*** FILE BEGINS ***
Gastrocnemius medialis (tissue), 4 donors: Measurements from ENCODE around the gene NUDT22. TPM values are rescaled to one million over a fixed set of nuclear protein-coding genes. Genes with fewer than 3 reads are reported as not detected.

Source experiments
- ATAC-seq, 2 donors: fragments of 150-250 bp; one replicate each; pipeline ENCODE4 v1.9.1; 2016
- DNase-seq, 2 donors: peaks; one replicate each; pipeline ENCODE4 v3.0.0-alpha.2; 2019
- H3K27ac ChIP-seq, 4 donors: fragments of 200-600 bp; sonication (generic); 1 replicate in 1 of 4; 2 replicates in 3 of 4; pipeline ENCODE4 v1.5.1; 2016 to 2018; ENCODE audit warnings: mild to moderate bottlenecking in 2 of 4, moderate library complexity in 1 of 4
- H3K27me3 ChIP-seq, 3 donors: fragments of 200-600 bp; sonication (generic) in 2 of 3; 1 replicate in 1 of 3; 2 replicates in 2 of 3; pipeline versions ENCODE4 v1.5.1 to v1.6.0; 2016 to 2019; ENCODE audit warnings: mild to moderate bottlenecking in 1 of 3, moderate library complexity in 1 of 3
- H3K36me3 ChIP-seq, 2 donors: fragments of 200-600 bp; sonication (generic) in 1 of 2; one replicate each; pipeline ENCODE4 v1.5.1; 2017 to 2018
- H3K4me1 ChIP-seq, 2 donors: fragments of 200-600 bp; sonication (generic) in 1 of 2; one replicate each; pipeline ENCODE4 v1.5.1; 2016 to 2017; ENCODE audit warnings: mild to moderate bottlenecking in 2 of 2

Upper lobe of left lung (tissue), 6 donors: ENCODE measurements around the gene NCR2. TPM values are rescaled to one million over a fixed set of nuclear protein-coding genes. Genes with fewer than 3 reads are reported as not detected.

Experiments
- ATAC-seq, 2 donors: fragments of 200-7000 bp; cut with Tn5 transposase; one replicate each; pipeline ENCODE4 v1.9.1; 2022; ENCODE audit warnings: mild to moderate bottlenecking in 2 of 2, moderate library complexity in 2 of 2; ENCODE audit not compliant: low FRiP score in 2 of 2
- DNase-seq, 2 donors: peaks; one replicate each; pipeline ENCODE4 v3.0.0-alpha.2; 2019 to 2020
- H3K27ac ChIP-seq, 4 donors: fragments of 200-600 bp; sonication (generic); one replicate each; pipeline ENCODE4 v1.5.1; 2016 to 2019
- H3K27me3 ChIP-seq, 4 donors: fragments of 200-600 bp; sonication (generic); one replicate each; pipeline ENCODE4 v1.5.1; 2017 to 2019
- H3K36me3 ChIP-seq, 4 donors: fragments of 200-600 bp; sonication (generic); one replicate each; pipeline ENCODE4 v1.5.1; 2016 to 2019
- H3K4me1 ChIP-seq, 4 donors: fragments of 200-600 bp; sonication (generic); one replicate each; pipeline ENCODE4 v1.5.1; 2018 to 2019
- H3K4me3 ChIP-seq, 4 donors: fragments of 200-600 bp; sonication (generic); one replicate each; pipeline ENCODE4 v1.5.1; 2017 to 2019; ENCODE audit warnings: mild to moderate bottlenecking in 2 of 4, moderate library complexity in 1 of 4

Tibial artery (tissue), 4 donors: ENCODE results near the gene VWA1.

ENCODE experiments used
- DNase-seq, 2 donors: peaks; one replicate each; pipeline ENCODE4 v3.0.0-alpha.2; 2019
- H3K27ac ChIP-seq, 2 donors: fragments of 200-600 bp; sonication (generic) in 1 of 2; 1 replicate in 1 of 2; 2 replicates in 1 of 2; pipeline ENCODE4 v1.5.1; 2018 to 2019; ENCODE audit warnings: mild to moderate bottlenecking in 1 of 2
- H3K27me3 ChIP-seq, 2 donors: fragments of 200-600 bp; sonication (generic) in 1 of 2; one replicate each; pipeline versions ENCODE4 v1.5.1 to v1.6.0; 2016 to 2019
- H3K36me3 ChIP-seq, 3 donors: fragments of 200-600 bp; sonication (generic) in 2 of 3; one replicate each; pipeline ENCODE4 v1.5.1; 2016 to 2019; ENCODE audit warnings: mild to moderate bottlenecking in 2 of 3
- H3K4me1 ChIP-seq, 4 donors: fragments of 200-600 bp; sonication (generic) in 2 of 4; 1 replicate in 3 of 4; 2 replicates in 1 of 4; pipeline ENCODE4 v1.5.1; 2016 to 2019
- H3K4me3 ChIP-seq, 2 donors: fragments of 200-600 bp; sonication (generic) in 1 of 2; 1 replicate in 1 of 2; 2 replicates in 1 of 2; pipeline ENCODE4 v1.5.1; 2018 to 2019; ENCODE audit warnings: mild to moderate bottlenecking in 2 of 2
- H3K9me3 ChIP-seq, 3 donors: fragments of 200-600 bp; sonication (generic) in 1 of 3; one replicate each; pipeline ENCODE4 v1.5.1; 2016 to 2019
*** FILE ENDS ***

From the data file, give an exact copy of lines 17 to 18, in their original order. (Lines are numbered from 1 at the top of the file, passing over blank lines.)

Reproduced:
- H3K4me3 ChIP-seq, 4 donors: fragments of 200-600 bp; sonication (generic); one replicate each; pipeline ENCODE4 v1.5.1; 2017 to 2019; ENCODE audit warnings: mild to moderate bottlenecking in 2 of 4, moderate library complexity in 1 of 4

Tibial artery (tissue), 4 donors: ENCODE results near the gene VWA1.